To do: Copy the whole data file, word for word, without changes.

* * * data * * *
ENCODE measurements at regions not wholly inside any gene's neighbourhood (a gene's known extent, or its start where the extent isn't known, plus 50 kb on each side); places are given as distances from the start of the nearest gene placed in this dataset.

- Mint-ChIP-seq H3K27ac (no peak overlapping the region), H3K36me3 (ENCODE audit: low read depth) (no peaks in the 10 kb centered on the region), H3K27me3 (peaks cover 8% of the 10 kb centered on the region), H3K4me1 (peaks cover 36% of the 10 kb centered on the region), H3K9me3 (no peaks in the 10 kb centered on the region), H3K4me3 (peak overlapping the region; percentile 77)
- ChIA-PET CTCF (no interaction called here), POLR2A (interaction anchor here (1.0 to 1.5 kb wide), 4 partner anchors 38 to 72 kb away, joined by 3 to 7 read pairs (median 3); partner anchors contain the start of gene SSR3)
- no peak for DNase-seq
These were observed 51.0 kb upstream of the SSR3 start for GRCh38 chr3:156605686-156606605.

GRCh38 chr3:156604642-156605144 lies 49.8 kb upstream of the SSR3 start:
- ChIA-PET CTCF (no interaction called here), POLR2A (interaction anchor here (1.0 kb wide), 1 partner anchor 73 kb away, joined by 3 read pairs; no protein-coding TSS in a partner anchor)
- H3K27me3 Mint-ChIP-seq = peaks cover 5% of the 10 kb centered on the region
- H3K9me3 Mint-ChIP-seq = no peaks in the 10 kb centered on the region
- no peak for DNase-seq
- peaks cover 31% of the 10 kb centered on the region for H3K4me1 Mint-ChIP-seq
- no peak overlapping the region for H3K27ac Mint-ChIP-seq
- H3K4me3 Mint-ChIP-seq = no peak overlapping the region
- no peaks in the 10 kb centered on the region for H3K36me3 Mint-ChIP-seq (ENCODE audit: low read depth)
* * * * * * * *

ENCODE measurements at regions not wholly inside any gene's neighbourhood (a gene's known extent, or its start where the extent isn't known, plus 50 kb on each side); places are given as distances from the start of the nearest gene placed in this dataset.

- Mint-ChIP-seq H3K27ac (no peak overlapping the region), H3K36me3 (ENCODE audit: low read depth) (no peaks in the 10 kb centered on the region), H3K27me3 (peaks cover 8% of the 10 kb centered on the region), H3K4me1 (peaks cover 36% of the 10 kb centered on the region), H3K9me3 (no peaks in the 10 kb centered on the region), H3K4me3 (peak overlapping the region; percentile 77)
- ChIA-PET CTCF (no interaction called here), POLR2A (interaction anchor here (1.0 to 1.5 kb wide), 4 partner anchors 38 to 72 kb away, joined by 3 to 7 read pairs (median 3); partner anchors contain the start of gene SSR3)
- no peak for DNase-seq
These were observed 51.0 kb upstream of the SSR3 start for GRCh38 chr3:156605686-156606605.

GRCh38 chr3:156604642-156605144 lies 49.8 kb upstream of the SSR3 start:
- ChIA-PET CTCF (no interaction called here), POLR2A (interaction anchor here (1.0 kb wide), 1 partner anchor 73 kb away, joined by 3 read pairs; no protein-coding TSS in a partner anchor)
- H3K27me3 Mint-ChIP-seq = peaks cover 5% of the 10 kb centered on the region
- H3K9me3 Mint-ChIP-seq = no peaks in the 10 kb centered on the region
- no peak for DNase-seq
- peaks cover 31% of the 10 kb centered on the region for H3K4me1 Mint-ChIP-seq
- no peak overlapping the region for H3K27ac Mint-ChIP-seq
- H3K4me3 Mint-ChIP-seq = no peak overlapping the region
- no peaks in the 10 kb centered on the region for H3K36me3 Mint-ChIP-seq (ENCODE audit: low read depth)